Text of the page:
Prime Minister Raffarin has got what he wanted during his visit to China – trade deals amounting to €200 billion (£137 billion) for France. (Ahem, whatever happened to European solidarity, integration and the need to speak with one voice to play a stronger part in the world?)
But he had to pay for it. Not only he called once again for the lifting of the arms embargo despite all the many political, strategic and humanitarian arguments against it but he has also broken rank with the rest of the Western world and announced French support for the recent Chinese anti-secession law.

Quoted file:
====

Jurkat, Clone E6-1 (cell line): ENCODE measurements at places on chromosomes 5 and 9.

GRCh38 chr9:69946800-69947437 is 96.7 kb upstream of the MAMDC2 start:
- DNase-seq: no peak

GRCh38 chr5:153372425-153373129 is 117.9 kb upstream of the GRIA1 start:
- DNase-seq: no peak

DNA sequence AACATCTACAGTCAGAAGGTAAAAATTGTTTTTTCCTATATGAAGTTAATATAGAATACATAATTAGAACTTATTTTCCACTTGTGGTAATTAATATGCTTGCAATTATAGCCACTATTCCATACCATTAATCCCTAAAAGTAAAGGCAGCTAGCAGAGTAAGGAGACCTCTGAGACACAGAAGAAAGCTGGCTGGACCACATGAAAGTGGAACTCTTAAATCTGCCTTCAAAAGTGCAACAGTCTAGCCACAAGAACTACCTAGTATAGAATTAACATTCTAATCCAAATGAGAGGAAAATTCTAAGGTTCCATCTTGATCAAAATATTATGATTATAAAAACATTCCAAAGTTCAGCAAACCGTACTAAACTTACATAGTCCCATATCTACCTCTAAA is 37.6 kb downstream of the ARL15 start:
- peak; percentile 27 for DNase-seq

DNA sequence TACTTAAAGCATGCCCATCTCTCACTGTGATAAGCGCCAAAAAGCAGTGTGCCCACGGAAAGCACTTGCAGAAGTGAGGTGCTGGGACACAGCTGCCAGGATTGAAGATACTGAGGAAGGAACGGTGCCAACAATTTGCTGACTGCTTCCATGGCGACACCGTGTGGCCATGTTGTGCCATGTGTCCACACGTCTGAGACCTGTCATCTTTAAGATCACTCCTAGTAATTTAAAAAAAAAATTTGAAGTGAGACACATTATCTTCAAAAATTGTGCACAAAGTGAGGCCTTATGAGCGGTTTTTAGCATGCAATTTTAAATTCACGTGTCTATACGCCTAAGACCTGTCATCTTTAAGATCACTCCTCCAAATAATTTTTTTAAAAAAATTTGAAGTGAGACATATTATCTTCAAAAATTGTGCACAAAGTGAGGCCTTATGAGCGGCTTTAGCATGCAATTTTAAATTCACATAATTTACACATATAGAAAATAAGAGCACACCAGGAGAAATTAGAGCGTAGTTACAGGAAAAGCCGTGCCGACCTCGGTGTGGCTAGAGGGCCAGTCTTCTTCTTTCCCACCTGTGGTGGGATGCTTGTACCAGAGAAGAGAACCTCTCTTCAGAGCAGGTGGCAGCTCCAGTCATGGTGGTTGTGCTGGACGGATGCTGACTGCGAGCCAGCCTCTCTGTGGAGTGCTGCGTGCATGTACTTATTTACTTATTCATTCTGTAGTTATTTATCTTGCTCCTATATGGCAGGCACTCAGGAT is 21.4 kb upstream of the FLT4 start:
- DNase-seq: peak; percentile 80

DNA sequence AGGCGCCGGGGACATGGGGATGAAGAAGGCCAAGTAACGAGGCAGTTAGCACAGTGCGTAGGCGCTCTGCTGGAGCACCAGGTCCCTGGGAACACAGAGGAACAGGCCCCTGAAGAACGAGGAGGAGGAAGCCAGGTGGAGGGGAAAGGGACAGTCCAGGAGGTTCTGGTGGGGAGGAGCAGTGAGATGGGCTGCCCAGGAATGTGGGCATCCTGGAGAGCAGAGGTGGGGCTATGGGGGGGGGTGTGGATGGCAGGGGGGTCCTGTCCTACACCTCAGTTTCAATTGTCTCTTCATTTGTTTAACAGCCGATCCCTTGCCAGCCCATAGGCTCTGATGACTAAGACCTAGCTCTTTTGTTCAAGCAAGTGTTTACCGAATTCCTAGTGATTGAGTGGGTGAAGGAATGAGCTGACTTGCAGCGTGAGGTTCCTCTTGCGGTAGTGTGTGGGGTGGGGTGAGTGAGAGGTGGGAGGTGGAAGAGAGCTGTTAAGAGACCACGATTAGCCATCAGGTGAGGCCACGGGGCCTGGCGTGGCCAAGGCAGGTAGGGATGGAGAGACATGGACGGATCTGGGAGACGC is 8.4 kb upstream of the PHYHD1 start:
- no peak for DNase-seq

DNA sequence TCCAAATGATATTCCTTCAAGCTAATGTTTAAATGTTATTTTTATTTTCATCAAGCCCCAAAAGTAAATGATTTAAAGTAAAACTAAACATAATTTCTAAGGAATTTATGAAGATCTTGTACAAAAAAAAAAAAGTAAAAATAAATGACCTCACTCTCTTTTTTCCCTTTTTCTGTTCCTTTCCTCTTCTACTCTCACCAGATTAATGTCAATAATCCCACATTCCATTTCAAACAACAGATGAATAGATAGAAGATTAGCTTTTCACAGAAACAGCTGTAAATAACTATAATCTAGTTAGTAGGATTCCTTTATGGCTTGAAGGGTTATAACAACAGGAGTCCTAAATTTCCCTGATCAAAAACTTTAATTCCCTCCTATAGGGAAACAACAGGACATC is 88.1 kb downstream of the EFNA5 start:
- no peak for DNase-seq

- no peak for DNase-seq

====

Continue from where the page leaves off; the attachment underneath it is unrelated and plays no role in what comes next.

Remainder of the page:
The law gives China the right (passed as it was by the Chinese government, it does not embody international legislation that is so close to the hearts of all French politicians, particularly when it means oppsing the United States) to attack and invade Taiwan, should it make overt moves towards formal independence.
The law was criticized by the United States, Japan and all European countries and was the main reason why the agreement on lifting the EU arms embargo was once again postponed.
Now that France has made the first move to support an obviously aggressive piece of Chinese legislation in order to win big orders, can other European countries be far behind?